PhysicsQuest Beyond Physical Science:

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1 P h y s i c s Q u e s t PhysicsQuest Beyond Physical Science: Ideas for connecting PhysicsQuest to other subject areas As we have tried to illustrate within the PhysicsQuest activities, science is not an isolated or sterile field. Personalities and historical events have had significant influence on our modern understanding of science. This is important for students to know because it puts science in context and dispels the myth that you have to be an Einstein to work in or understand physics. Communication skills, creativity, math skills, reading skills, knowledge of history, and logical thinking are all important in the pursuit of science. Here we suggest ways that you can connect the ideas in PhysicsQuest to these other areas. If you have suggestions for activities to be added to this list, please them to

2 Activity 1: Opposites Attract (Static Electricity) How did street performers and others in the entertainment industry use static electricity? What are some of the factors that helped people see the practical value in electricity? How is lightning formed? People had all kinds of theories about what lightning and thunder were before they discovered the scientific explanations. Describe some of these theories and where they came from. How do the sheets that you put in the dryer with your clothes eliminate static cling? What are they made out of? Experiments on static electricity don t work as well in humid weather. Why? Describe the roles that charges play in the biology of cells. Think of common reasons that people get shocked. What are some things that you can do to prevent being shocked? Pretend you work in the entertainment industry. Design a trick that gives people a small shock and demonstrate it to the class. Make a time line of the important developments in electricity from before Ben Franklin to the present. Design an experiment (that doesn t use charged pieces of tape) to figure out the charges on objects. Think about how a charged object would react if you brought another charged object nearby. Now think about what would happen if you brought together a bunch of objects with charges of all different strengths and signs. Draw a picture that represents what you think that would be like. Create models of objects with different charges out of clay. Use these models to show younger students what happens when charged objects are brought near one another.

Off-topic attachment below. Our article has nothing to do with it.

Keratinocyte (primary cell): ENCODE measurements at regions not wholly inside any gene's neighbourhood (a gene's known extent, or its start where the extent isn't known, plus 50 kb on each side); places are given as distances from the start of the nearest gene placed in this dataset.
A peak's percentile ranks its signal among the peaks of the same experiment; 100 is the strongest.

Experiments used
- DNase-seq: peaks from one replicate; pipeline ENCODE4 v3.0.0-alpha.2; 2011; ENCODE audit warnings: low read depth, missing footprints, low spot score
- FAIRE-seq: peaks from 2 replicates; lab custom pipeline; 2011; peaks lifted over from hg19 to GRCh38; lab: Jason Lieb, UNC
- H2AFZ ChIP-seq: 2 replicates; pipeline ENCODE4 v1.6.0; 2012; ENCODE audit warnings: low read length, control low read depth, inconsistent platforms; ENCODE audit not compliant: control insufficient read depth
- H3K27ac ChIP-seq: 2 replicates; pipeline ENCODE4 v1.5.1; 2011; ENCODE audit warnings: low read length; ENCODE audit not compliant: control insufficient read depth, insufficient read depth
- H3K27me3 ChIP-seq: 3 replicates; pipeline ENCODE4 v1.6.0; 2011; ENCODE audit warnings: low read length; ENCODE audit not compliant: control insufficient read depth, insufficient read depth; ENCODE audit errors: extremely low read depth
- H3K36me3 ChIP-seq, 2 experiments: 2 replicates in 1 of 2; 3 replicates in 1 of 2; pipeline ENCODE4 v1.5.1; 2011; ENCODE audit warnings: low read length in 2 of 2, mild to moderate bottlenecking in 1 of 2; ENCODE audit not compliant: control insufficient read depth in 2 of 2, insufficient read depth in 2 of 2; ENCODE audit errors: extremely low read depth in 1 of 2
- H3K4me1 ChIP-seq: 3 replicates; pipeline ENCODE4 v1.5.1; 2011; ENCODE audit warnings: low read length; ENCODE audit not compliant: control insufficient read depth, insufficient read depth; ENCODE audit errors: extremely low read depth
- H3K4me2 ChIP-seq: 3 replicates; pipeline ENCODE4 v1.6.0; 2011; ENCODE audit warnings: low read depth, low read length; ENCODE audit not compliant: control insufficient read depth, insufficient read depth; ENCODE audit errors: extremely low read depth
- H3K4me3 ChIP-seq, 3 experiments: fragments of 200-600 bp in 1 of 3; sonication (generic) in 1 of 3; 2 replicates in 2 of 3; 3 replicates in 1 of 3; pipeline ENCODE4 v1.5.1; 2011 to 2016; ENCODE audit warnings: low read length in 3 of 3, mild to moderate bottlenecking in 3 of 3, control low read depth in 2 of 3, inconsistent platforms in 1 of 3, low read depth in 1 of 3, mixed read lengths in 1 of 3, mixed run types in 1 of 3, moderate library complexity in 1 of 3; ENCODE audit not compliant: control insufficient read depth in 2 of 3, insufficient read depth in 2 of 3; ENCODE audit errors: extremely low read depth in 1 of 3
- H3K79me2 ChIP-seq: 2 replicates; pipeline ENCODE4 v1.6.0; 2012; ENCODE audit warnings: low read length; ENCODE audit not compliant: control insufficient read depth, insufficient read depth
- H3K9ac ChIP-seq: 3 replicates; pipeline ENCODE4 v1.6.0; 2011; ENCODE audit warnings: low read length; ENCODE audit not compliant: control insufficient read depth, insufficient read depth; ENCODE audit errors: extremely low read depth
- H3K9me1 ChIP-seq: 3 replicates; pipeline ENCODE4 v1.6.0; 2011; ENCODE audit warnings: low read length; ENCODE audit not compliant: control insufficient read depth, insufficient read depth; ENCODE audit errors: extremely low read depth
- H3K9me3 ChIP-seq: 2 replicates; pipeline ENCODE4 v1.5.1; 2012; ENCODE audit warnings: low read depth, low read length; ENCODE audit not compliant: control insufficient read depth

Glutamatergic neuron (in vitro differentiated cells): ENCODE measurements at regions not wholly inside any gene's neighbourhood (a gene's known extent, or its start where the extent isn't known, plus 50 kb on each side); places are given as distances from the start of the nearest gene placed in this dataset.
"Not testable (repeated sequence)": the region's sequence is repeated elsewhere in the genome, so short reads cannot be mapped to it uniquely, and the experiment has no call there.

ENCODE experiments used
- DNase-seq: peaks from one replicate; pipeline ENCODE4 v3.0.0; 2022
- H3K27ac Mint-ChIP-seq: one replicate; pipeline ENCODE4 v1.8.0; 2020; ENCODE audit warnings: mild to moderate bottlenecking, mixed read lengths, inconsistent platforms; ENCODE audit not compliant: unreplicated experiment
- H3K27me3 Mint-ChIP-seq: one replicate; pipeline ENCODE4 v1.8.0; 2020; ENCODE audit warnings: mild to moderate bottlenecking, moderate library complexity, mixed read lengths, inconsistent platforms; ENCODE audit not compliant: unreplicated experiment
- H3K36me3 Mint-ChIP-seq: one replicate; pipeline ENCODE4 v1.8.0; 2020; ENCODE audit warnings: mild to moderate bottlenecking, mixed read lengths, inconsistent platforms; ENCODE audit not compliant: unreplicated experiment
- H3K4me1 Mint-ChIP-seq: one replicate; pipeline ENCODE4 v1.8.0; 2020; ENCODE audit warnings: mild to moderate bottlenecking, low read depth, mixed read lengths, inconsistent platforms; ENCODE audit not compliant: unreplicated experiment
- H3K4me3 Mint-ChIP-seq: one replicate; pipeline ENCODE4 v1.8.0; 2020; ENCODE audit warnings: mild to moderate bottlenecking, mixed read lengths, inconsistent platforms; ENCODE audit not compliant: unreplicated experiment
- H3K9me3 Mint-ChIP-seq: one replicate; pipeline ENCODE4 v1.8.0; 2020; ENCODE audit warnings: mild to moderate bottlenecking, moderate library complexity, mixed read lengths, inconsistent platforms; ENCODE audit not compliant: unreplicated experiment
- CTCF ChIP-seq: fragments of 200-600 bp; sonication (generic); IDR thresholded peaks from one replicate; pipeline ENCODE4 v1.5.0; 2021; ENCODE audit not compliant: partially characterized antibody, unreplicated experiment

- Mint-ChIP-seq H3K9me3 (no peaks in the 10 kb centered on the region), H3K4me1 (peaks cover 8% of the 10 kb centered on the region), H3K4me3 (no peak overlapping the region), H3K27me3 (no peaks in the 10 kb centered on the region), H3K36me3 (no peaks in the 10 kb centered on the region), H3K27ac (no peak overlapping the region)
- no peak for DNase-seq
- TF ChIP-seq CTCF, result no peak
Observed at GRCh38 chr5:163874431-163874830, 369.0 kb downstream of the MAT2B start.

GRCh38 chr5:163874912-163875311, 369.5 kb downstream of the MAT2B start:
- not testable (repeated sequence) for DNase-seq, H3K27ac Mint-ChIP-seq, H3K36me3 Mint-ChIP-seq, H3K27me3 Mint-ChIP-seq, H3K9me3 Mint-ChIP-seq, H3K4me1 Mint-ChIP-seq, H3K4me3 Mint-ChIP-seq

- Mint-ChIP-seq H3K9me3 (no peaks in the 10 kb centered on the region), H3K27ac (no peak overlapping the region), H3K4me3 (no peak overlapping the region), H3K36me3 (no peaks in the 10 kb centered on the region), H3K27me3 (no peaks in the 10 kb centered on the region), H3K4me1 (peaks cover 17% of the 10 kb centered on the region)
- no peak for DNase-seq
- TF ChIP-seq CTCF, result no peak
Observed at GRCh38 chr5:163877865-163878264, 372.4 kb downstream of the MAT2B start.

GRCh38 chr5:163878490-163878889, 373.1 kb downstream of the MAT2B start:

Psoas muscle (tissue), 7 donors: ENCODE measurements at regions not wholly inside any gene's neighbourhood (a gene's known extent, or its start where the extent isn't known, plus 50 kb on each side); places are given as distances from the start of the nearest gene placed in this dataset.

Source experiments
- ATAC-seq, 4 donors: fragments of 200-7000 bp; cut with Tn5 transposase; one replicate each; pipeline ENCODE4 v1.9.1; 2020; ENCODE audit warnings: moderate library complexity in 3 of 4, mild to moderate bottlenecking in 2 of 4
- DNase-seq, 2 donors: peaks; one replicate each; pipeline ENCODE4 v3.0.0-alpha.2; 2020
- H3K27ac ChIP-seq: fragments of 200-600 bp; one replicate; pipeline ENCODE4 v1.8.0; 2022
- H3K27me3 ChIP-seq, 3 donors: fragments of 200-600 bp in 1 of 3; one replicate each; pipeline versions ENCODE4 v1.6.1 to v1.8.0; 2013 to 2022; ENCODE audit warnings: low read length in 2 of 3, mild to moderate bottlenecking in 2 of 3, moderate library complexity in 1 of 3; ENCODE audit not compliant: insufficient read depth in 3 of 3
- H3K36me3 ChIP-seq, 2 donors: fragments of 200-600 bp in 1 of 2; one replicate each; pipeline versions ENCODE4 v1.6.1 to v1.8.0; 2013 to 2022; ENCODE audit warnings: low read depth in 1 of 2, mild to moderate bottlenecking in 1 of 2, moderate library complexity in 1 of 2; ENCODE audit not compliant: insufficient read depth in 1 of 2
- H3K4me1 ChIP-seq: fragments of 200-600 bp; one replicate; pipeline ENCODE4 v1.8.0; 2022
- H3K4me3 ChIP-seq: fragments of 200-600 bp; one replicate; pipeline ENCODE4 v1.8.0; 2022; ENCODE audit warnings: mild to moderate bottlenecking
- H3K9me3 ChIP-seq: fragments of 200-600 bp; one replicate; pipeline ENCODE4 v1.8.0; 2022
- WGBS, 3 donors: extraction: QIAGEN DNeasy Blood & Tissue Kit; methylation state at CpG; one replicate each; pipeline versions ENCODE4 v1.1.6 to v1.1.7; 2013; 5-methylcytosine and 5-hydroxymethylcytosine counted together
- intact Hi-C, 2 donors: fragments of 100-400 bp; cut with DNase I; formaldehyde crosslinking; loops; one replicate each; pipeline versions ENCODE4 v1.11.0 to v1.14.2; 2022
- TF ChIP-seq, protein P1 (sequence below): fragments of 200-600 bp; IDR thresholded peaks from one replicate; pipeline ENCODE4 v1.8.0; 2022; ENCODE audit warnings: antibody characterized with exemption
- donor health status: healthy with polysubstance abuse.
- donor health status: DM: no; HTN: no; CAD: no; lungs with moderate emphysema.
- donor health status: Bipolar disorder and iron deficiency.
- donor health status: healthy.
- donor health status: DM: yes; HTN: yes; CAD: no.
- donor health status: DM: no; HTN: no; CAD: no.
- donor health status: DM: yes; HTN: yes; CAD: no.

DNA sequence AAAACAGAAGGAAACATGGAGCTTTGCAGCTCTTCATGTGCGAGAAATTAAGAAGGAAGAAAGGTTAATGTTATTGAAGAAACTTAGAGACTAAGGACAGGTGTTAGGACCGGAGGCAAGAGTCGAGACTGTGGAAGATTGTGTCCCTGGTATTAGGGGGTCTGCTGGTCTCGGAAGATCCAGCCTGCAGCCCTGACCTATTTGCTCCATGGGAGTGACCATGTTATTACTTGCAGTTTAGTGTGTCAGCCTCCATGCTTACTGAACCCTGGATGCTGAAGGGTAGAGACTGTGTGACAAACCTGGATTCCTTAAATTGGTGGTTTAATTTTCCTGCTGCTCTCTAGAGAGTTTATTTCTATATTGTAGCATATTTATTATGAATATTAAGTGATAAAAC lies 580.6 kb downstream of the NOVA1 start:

3 Activity 2: Traveling Charges (Insulators and Conductors) Discuss the terms insulator and conductor. Where do their meanings come from? In what other contexts are they used? Visit the International Dark Sky Association website ( and investigate the consequences of the light pollution in the sky due to electric lights. How could we reduce light pollution? Look up the conductivity of different materials on the internet and discuss how this affects the way we use them. Write a biography of a person who was important in the development of electricity. Investigate the differences between AC and DC current and where they are used. Light bulbs are classified according to their number of watts. Research what watt means and explain the difference between a 60 watt light bulb and a 100 watt light bulb. Investigate the power grid. How does power get from the power plant to everywhere it needs to be? Create a poster illustrating how electrons move through a wire when an appliance is turned on. Get a circuit building kit from a hobby or electronics store and build a motor or other project. Give a presentation about what you made and the components of the circuit. Make a timeline of important developments in electricity from before Ben Franklin to the present. Design an experiment to rate materials from the best conductor to the worst. Find a news story related to electricity.